Subscribe to The Brown Daily Herald Newsletter

Sign up for The Brown Daily Herald’s daily newsletter to stay up to date with what is happening at Brown and on College Hill no matter where you are right now!


Now in 2nd year, iGEM team looks to November competition

Wednesday, April 25, 2007

Entering its second year, Brown’s International Genetically Engineered Machine competition team is brainstorming projects for the iGEM competition at the Massachusetts Institute of Technology in November. The seven undergraduate members of the squad are employing the help of last year’s members, several graduate students, faculty members and Pfizer’s Houseknecht lab.

The iGEM competition began almost four years ago as several research scientists wondered whether it was possible to build operable biological systems from standard parts. They wanted to create an accessible “library” of parts, helping to provide an engineering perspective on biology, said Assistant Professor of Medical Science Alexander Brodsky, one of the Brown team’s faculty mentors.

Brown’s iGEM team is the brainchild of John Cumbers GS, who first heard about the competition at a conference. He then gathered together enthusiastic undergraduates and faculty members for Brown’s first team, which received an honorable mention at the 2006 competition.

The new team will stay in Providence this summer, developing projects for the competition in November. The undergraduates will be supported by a group Undergraduate Research and Teaching Award.

As of now, the team has raised about $40,000 of the $70,000 it needs to fund its research, said Deepa Galaiya ’08, a team member. Laboratory funds have been donated from the Office of the President and various departments, Galaiya said.

Pfizer has not as yet opened its purse to the team, though it has contributed some scientific guidance, Cumbers said. But he said the team still hopes for some funding from the pharmaceutical giant.

For last year’s competition, the team created a kind of bacterial “freeze tag,” using three different chemicals to stop bacteria from moving. Though this year’s project has not yet been decided on, possibilities include a cellular oscillator for timing the distribution of drugs into the body’s systems, Cumbers said.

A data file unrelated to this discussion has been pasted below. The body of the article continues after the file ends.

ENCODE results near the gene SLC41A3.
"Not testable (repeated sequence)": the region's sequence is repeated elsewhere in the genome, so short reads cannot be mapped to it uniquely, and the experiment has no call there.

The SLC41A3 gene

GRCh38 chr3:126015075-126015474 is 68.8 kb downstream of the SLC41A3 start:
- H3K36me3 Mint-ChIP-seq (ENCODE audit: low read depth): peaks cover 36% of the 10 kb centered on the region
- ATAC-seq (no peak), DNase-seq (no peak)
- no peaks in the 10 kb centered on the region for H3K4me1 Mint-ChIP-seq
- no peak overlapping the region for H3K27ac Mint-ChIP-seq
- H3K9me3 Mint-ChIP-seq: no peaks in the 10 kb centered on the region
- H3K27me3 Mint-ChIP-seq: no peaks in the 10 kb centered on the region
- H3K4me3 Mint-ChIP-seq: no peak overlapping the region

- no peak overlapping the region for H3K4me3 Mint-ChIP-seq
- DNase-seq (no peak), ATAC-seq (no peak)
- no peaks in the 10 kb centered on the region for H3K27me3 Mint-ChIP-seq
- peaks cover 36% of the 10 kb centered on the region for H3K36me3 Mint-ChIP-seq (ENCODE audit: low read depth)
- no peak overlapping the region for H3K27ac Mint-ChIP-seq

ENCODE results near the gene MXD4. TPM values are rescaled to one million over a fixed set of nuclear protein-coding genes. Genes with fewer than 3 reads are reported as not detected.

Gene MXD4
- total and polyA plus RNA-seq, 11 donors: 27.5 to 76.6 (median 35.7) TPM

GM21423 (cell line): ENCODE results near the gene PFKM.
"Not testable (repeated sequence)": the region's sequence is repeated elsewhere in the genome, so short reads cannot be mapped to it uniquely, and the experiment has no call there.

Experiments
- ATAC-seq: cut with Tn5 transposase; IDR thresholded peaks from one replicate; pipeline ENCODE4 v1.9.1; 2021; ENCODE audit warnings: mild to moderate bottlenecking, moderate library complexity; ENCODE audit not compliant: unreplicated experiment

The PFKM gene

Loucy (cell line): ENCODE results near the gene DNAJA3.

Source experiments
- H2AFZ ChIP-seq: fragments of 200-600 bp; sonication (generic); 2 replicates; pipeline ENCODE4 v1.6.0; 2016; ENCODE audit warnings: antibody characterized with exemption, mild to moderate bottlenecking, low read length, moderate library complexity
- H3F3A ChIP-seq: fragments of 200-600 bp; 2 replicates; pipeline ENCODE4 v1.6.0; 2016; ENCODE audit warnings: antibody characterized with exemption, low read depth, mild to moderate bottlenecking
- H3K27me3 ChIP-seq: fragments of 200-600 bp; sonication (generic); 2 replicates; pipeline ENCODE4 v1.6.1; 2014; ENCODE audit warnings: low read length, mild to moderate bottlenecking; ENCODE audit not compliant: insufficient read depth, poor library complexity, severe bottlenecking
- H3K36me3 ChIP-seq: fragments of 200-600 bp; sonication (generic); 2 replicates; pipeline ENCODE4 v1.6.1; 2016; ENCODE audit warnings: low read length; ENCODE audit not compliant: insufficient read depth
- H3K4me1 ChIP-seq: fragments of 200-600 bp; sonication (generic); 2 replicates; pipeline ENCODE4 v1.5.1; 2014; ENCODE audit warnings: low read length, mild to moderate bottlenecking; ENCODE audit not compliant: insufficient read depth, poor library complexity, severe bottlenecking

Last year’s team faced hurdles in acquiring funding and lab space, Cumbers said, but he said this year’s team has benefited from the previous experience and has been able to focus more on research.

Though faculty mentors and Houseknecht lab researchers provide some practical expertise, Cumbers said, the team largely works the project’s problems out on its own, he said.

“We don’t want too many faculty involved, but they’re all there to let us borrow equipment,” said Jeffrey Hofmann ’08, team member and computational biology major.

“The team has an opportunity to do research in a very independent way,” Brodsky said.

Members said they were excited by potential developments in the fast-developing field of synthetic biology.

“Synthetic biology is very important. It could be the next computer revolution in terms of standardizing parts and making bacteria do what we want them to,” said Adam Emrich ’08, a team member.

Galaiya said participating in the iGEM competition is a “wonderful opportunity” to get practical experience in research. “We read journals and familiarize ourselves with big names in the field, which is good preparation for future work,” she said.

Many of the participants hope to work in research in the future, Galaiya said.

Some team members, interested in studying the field of synthetic biology further, advocated for a new class set to debut in the fall, BIOL 1940T: “Synthetic Biological Systems.” The course will primarily be taught by Gary Wessel, professor of biology and one of the team’s faculty sponsors.

To stay up-to-date, subscribe to our daily newsletter.

Comments are closed.

Comments are closed. If you have corrections to submit, you can email The Herald at